This article discusses the crypto-asset phenomenon with a view to understanding its potential risks and enhancing its monitoring. First, it describes the characteristics of the crypto-asset phenomenon, in order to arrive at a clear definition of the scope of monitoring activities. Second, it identifies the primary risks of crypto-assets that warrant continuous monitoring – these risks could affect the stability and efficiency of the financial system and the economy – and outlines the linkages that could cause a risk spillover. Third, the article discusses how, and to what extent, publicly available data allow the identified monitoring needs to be met and, by providing some examples of indicators on market developments, offers insights into selected issues, such as the availability and reliability of data. Finally, it covers selected statistical initiatives that attempt to overcome outstanding challenges.
JEL Code
E42 : Macroeconomics and Monetary Economics→Money and Interest Rates→Monetary Systems, Standards, Regimes, Government and the Monetary System, Payment Systems
G21 : Financial Economics→Financial Institutions and Services→Banks, Depository Institutions, Micro Finance Institutions, Mortgages
G23 : Financial Economics→Financial Institutions and Services→Non-bank Financial Institutions, Financial Instruments, Institutional Investors
O33 : Economic Development, Technological Change, and Growth→Technological Change, Research and Development, Intellectual Property Rights→Technological Change: Choices and Consequences, Diffusion Processes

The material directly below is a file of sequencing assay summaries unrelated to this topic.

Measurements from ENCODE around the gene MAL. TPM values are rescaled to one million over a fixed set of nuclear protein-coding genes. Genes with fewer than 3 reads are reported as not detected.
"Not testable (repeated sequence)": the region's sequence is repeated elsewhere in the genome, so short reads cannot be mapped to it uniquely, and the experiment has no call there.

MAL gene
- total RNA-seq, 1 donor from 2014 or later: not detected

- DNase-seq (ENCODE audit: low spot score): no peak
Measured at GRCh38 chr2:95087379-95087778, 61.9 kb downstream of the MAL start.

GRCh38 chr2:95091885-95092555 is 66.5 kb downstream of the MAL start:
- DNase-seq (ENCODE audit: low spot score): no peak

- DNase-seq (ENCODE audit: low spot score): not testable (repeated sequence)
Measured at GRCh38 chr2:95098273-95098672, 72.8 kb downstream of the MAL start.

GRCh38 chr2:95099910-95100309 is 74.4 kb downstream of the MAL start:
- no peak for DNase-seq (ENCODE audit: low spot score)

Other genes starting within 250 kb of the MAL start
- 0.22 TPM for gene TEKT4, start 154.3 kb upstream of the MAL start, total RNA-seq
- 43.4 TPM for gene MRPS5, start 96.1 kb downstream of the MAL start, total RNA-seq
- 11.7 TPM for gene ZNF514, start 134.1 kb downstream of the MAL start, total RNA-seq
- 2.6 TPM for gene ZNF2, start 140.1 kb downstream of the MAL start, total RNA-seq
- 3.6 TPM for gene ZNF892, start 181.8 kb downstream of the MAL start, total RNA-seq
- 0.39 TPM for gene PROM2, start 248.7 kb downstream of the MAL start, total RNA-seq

C18 : Mathematical and Quantitative Methods→Econometric and Statistical Methods and Methodology: General→Methodological Issues: General
29 August 2019
OCCASIONAL PAPER SERIES - No. 230
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Abstract
Stablecoins claim to stabilise the value of major currencies in the volatile crypto-asset market. This paper describes the often complex functioning of different types of stablecoins and proposes a taxonomy of stablecoin initiatives. To this end it relies on a novel framework for their classification, based on the key dimensions that matter for crypto-assets, namely: (i) accountability of issuer, (ii) decentralisation of responsibilities, and (iii) what underpins the value of the asset. The analysis of different types of stablecoins shows a trade-off between the novelty of the stabilisation mechanism used in an initiative (from mirroring the traditional electronic money approach to the alleged introduction of an “algorithmic central bank”) and its capacity to maintain a stable market value. While relatively less innovative stablecoins could provide a solution to users seeking a stable store of value, especially if legitimised by the adherence to standards that are typical of payment services, the jury is still out on the potential future role of more innovative stablecoins outside their core user base.
JEL Code
E42 : Macroeconomics and Monetary Economics→Money and Interest Rates→Monetary Systems, Standards, Regimes, Government and the Monetary System, Payment Systems
L17 : Industrial Organization→Market Structure, Firm Strategy, and Market Performance→Open Source Products and Markets
O33 : Economic Development, Technological Change, and Growth→Technological Change, Research and Development, Intellectual Property Rights→Technological Change: Choices and Consequences, Diffusion Processes